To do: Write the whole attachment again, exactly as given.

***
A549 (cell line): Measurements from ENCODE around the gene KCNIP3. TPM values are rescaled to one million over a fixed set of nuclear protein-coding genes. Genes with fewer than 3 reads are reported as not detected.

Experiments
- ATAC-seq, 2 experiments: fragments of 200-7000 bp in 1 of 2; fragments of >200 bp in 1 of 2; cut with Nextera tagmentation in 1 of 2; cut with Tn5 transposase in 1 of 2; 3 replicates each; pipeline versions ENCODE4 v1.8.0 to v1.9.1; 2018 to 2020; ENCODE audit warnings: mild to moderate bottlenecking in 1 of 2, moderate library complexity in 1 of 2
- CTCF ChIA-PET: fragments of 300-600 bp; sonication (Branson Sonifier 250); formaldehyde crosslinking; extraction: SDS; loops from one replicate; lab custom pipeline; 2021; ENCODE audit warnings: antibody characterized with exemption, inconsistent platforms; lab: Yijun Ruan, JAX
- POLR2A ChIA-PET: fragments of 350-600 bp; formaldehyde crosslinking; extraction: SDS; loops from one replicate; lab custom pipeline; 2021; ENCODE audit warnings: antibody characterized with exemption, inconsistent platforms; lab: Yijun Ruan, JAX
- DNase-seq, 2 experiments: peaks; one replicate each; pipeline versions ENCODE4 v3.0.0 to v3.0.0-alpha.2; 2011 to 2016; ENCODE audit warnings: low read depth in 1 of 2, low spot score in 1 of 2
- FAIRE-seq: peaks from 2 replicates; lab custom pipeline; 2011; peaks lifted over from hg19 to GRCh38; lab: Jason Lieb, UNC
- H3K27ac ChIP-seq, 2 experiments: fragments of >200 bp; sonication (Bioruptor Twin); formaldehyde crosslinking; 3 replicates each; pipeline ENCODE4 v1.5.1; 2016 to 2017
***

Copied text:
A549 (cell line): Measurements from ENCODE around the gene KCNIP3. TPM values are rescaled to one million over a fixed set of nuclear protein-coding genes. Genes with fewer than 3 reads are reported as not detected.

Experiments
- ATAC-seq, 2 experiments: fragments of 200-7000 bp in 1 of 2; fragments of >200 bp in 1 of 2; cut with Nextera tagmentation in 1 of 2; cut with Tn5 transposase in 1 of 2; 3 replicates each; pipeline versions ENCODE4 v1.8.0 to v1.9.1; 2018 to 2020; ENCODE audit warnings: mild to moderate bottlenecking in 1 of 2, moderate library complexity in 1 of 2
- CTCF ChIA-PET: fragments of 300-600 bp; sonication (Branson Sonifier 250); formaldehyde crosslinking; extraction: SDS; loops from one replicate; lab custom pipeline; 2021; ENCODE audit warnings: antibody characterized with exemption, inconsistent platforms; lab: Yijun Ruan, JAX
- POLR2A ChIA-PET: fragments of 350-600 bp; formaldehyde crosslinking; extraction: SDS; loops from one replicate; lab custom pipeline; 2021; ENCODE audit warnings: antibody characterized with exemption, inconsistent platforms; lab: Yijun Ruan, JAX
- DNase-seq, 2 experiments: peaks; one replicate each; pipeline versions ENCODE4 v3.0.0 to v3.0.0-alpha.2; 2011 to 2016; ENCODE audit warnings: low read depth in 1 of 2, low spot score in 1 of 2
- FAIRE-seq: peaks from 2 replicates; lab custom pipeline; 2011; peaks lifted over from hg19 to GRCh38; lab: Jason Lieb, UNC
- H3K27ac ChIP-seq, 2 experiments: fragments of >200 bp; sonication (Bioruptor Twin); formaldehyde crosslinking; 3 replicates each; pipeline ENCODE4 v1.5.1; 2016 to 2017